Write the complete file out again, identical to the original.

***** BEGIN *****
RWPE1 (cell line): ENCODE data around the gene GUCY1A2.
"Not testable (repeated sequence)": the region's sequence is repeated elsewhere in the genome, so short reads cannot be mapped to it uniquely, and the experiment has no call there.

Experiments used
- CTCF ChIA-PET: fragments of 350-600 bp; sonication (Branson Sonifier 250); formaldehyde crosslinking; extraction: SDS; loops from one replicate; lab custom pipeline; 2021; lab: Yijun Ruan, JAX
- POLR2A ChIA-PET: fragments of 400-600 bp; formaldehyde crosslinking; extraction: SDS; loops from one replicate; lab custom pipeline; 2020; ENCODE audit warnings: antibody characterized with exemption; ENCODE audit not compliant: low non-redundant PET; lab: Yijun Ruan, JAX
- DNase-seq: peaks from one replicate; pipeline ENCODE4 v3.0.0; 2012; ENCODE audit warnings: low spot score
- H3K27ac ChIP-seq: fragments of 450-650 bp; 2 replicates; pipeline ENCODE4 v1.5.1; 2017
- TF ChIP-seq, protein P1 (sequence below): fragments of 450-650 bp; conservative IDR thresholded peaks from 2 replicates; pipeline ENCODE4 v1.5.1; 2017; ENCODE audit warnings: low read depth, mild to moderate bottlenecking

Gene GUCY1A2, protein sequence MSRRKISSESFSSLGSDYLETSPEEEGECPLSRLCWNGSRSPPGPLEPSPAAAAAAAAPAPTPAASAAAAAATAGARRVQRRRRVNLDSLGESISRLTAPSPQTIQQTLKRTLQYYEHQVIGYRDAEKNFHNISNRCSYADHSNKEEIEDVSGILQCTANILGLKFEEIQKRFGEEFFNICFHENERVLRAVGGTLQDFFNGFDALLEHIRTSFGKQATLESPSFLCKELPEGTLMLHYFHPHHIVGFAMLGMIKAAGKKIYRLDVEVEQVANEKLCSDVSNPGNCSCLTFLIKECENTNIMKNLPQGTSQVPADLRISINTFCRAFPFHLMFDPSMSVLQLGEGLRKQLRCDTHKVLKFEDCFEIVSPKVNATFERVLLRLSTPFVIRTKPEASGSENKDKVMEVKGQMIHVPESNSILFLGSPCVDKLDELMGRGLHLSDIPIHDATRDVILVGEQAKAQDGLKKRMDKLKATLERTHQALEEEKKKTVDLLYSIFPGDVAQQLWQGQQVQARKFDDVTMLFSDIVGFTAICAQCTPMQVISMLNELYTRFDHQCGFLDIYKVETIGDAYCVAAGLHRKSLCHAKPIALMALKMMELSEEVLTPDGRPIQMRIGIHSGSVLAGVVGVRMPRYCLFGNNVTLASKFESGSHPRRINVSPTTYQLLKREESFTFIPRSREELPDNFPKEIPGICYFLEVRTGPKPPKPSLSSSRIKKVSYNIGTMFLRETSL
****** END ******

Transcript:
RWPE1 (cell line): ENCODE data around the gene GUCY1A2.
"Not testable (repeated sequence)": the region's sequence is repeated elsewhere in the genome, so short reads cannot be mapped to it uniquely, and the experiment has no call there.

Experiments used
- CTCF ChIA-PET: fragments of 350-600 bp; sonication (Branson Sonifier 250); formaldehyde crosslinking; extraction: SDS; loops from one replicate; lab custom pipeline; 2021; lab: Yijun Ruan, JAX
- POLR2A ChIA-PET: fragments of 400-600 bp; formaldehyde crosslinking; extraction: SDS; loops from one replicate; lab custom pipeline; 2020; ENCODE audit warnings: antibody characterized with exemption; ENCODE audit not compliant: low non-redundant PET; lab: Yijun Ruan, JAX
- DNase-seq: peaks from one replicate; pipeline ENCODE4 v3.0.0; 2012; ENCODE audit warnings: low spot score
- H3K27ac ChIP-seq: fragments of 450-650 bp; 2 replicates; pipeline ENCODE4 v1.5.1; 2017
- TF ChIP-seq, protein P1 (sequence below): fragments of 450-650 bp; conservative IDR thresholded peaks from 2 replicates; pipeline ENCODE4 v1.5.1; 2017; ENCODE audit warnings: low read depth, mild to moderate bottlenecking

Gene GUCY1A2, protein sequence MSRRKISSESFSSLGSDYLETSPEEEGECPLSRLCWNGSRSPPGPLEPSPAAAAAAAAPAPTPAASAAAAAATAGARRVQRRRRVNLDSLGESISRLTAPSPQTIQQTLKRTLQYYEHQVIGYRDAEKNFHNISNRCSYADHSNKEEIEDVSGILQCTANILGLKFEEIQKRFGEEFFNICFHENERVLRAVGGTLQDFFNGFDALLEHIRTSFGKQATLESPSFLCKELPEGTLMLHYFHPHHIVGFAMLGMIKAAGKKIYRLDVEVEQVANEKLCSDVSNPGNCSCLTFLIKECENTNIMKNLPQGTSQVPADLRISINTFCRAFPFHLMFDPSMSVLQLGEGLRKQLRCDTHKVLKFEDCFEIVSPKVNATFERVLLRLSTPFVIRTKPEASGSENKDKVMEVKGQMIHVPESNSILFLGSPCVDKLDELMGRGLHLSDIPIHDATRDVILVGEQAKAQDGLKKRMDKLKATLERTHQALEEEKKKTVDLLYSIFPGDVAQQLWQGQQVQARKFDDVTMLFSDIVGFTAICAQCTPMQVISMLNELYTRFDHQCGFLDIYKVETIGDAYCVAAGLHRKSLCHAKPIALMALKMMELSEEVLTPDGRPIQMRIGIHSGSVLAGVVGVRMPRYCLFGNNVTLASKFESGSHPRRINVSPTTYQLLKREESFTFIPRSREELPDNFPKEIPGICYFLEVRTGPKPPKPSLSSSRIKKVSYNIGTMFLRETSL